When Bubu Ogisi first received an email asking her to be a part of the upcoming Africa Fashion exhibition opening on July 2nd at the Victoria and Albert Museum in London, she ignored it. “I was in the salt mines in Ghana, I was really busy working,” the Nigerian designer explains during a recent, slightly crackly, Zoom call.
Ogisi—who is the founder of IAMISIGO, an ethically produced pan-African womenswear brand dedicated to preserving and translating ancestral garment-making processes—tends to tune out when working on a new project. But after she’d finished speaking with the curators and organizers of Africa Fashion, Ogisi found herself looking forward to the possibilities this show could hold for African fashion and its rich history.
“I’ve been to the V&A museum, and every time I go there, there’s something missing. And I guess this is the piece to the puzzle that’s finally being added,” Ogisi says.
Africa Fashion has been curated to highlight the vibrant, layered, and inventive history of African fashion alongside the global influence of Africa’s contemporary fashions. Ogisi is slated to show her work in the contemporary fashions arm of the exhibition, alongside other designers of varying practices from across the continent, including Lagos Space Programme, Imane Ayissi, Moshions, Thebe Magugu, and Sindiso Khumalo.
A particular highlight of the African designers featured in this exhibition is the dedication to a practice of slow fashion that marries spirituality, history, heritage, and a value for utilizing our most immediate resources without causing serious damage to the life sources from where those materials were taken. This exhibition also marks a turning point for African fashion, which has seen a boom on the global stage, especially in the past five years. Fashion week events are scattered across the continent, African designers from Orange Culture to Kenneth Ize and Thebe Magugu are being worn by some of the world’s most influential personalities, with many of these designs go on to win coveted global fashion prizes and are stocked at reputable retail outfits.
This recent progress in the African fashion industry makes the exhibition a relevant study into Africa’s current state of fashion while providing a sense of what the future might come to look like.
Curated by Dr. Christine Checinska, the senior curator of African and African diaspora textiles and fashion at the V&A, Africa Fashion is set to have more than 250 objects on display, traveling across artistic mediums including garments, photography, film, catwalk footage, and editorial spreads. A number of the garments on show are from the personal archives of a selection of iconic 20th-century African designers—Shade Thomas-Fahm, Chris Seydou, Kofi Ansah, and Alphadi among them—marking the first time their work will be shown in a London museum.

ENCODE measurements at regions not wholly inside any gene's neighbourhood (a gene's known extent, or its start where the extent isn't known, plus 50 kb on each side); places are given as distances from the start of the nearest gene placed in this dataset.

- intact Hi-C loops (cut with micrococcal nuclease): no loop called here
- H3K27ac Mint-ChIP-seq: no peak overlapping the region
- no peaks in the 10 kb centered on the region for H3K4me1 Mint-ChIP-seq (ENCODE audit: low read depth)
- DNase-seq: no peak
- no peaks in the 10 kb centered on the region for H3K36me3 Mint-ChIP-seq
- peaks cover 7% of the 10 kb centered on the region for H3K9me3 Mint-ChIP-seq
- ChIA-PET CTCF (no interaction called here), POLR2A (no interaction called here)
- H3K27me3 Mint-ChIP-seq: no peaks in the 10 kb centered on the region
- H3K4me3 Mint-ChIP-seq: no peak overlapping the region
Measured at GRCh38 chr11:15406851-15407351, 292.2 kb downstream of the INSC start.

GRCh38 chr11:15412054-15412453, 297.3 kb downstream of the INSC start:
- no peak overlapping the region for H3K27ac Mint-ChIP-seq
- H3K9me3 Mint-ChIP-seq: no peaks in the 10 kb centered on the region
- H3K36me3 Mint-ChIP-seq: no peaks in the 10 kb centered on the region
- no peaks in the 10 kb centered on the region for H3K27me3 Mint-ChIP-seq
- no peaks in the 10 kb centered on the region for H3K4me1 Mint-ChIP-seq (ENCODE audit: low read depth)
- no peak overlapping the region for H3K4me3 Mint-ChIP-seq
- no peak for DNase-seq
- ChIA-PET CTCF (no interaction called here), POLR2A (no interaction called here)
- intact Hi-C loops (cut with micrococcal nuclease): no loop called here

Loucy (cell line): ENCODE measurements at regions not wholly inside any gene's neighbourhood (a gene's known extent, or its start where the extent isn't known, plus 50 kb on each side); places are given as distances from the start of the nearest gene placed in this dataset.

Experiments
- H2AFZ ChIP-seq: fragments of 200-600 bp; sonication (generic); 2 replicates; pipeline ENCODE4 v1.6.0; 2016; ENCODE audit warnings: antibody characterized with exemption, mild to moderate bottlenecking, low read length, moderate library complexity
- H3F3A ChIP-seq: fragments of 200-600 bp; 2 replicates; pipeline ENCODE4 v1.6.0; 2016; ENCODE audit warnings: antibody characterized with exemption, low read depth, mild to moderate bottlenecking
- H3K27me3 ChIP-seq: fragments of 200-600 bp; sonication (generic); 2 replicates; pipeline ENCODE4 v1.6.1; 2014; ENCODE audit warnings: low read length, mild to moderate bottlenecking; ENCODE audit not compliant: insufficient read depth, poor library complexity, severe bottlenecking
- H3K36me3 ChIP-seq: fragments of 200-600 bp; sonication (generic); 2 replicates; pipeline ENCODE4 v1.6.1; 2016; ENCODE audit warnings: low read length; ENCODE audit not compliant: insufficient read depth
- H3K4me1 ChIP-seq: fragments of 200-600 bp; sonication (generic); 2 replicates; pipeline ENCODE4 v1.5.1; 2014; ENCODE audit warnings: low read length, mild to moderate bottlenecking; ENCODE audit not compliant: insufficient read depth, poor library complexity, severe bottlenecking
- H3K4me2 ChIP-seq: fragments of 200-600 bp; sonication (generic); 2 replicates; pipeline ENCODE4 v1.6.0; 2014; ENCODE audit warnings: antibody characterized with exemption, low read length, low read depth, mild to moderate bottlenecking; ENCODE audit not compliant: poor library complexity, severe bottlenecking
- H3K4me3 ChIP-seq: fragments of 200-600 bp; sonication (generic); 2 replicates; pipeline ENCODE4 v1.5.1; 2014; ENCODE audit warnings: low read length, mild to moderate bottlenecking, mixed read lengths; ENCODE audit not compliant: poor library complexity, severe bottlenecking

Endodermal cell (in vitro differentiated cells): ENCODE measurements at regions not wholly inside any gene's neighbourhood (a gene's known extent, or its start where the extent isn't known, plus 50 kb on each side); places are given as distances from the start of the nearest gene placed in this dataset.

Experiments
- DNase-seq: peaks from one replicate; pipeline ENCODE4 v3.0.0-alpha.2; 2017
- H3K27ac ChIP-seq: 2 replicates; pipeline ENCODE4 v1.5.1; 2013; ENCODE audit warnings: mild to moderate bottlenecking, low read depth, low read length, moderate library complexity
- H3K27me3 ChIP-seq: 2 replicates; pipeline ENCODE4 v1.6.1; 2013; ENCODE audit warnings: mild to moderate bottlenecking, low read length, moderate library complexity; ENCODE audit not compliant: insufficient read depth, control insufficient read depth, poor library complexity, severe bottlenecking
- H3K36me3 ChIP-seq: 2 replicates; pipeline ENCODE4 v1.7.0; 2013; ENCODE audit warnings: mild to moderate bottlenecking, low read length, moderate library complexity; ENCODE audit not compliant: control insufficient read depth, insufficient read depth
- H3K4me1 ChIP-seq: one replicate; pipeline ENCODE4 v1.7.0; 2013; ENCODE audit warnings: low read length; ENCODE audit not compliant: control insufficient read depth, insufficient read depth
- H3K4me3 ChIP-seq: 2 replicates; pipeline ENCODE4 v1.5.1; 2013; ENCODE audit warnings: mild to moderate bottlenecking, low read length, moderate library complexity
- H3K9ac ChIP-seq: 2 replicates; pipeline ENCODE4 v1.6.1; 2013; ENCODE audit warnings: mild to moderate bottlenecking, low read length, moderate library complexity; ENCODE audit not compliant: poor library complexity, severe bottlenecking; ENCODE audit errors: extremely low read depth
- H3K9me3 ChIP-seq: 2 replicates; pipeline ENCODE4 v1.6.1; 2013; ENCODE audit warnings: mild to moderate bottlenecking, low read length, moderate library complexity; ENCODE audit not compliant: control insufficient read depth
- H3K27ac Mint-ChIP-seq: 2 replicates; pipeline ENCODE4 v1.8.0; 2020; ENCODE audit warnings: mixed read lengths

This show will provide a comprehensive timeline of the evolution of African fashion on the continent; exploring vital themes such as the intersection of politics and social commentary with clothing, the place of colonialism and neo-colonialism in Africa’s fashion language, and the practice of drawing inspiration from different parts of the continent.
“We hope to give our audiences a glimpse of the glamor and the politics of the African fashion scene, a scene that is as diverse as the continent itself,” Dr. Checinska says.
Alongside Bubu Ogisi, 2021 LVMH Prize semifinalist and founder of Lagos Space Programme Adeju Thompson will be featured in the contemporary arm of the exhibition. Thompson, who describes Lagos Space Programme as a “contemporary genderless label exploring multidisciplinary collaborative futures,” will be showcasing pieces and garments from his 2021 collection, Project 5.
“Pieces in the collection include post-Adire, lab coats, dresses, knitted post-Adire tank tops, Adire muse, and Yoruba wide trousers, which are a replica of traditional Yoruba workwear trousers,” Thompson says.
The 31-year-old designer, who draws his tailoring inspirations from traditional Yoruba dressing and the ideas of gender and sexuality, is particularly interested in his offering at the exhibition providing a look into the history of queerness in Africa, and shining light on a history many consider nonexistent.
Ogisi, who explains this exhibition ties in with her ethos of decolonizing spaces, will be showing select pieces from her fall 2020 collection, titled Chasing Evil. For this collection, which plays with recycled cotton and traditional Congolese raffia fabrics, she was inspired by the long period of time she spent in Congo working in refugee camps, mostly assisting in rehabilitation centers for female victims harmed by the war. She wanted to use fashion as a form of protection, drawing inspiration from deities and other historical figurines that were used for protection and warding off evil in the past.
Ogisi is also showing pieces from her 2019 collection, gods of the wilderness—one that she says explores “the monophonic relationships between masquerades and animals.”
At a time when many parts of the African continent are slowly repairing their previously unstable relationship with preserving history and proper documentation, this exhibition ensures African fashion’s lesser-known histories are wrestled out of complete erasure.